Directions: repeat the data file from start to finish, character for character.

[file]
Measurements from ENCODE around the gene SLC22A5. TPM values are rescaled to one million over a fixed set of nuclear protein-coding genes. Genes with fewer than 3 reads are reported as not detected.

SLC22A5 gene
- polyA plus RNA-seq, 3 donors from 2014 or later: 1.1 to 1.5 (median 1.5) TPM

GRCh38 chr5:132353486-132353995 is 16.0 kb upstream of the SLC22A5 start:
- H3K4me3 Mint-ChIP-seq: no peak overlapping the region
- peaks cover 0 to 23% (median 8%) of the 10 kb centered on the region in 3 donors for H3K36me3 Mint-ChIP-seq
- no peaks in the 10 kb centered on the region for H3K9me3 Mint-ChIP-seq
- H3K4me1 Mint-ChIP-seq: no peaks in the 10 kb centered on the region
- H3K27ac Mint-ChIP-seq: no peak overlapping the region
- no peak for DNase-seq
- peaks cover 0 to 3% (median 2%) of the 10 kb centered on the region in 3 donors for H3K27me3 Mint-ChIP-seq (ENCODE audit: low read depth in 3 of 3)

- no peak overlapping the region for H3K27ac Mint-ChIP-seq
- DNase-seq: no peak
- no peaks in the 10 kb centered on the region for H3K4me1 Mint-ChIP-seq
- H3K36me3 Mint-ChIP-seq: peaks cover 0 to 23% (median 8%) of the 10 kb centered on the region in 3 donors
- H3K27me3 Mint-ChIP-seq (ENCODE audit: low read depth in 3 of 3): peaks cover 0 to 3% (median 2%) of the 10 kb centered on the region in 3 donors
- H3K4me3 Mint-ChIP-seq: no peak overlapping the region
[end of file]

Measurements from ENCODE around the gene SLC22A5. TPM values are rescaled to one million over a fixed set of nuclear protein-coding genes. Genes with fewer than 3 reads are reported as not detected.

SLC22A5 gene
- polyA plus RNA-seq, 3 donors from 2014 or later: 1.1 to 1.5 (median 1.5) TPM

GRCh38 chr5:132353486-132353995 is 16.0 kb upstream of the SLC22A5 start:
- H3K4me3 Mint-ChIP-seq: no peak overlapping the region
- peaks cover 0 to 23% (median 8%) of the 10 kb centered on the region in 3 donors for H3K36me3 Mint-ChIP-seq
- no peaks in the 10 kb centered on the region for H3K9me3 Mint-ChIP-seq
- H3K4me1 Mint-ChIP-seq: no peaks in the 10 kb centered on the region
- H3K27ac Mint-ChIP-seq: no peak overlapping the region
- no peak for DNase-seq
- peaks cover 0 to 3% (median 2%) of the 10 kb centered on the region in 3 donors for H3K27me3 Mint-ChIP-seq (ENCODE audit: low read depth in 3 of 3)

- no peak overlapping the region for H3K27ac Mint-ChIP-seq
- DNase-seq: no peak
- no peaks in the 10 kb centered on the region for H3K4me1 Mint-ChIP-seq
- H3K36me3 Mint-ChIP-seq: peaks cover 0 to 23% (median 8%) of the 10 kb centered on the region in 3 donors
- H3K27me3 Mint-ChIP-seq (ENCODE audit: low read depth in 3 of 3): peaks cover 0 to 3% (median 2%) of the 10 kb centered on the region in 3 donors
- H3K4me3 Mint-ChIP-seq: no peak overlapping the region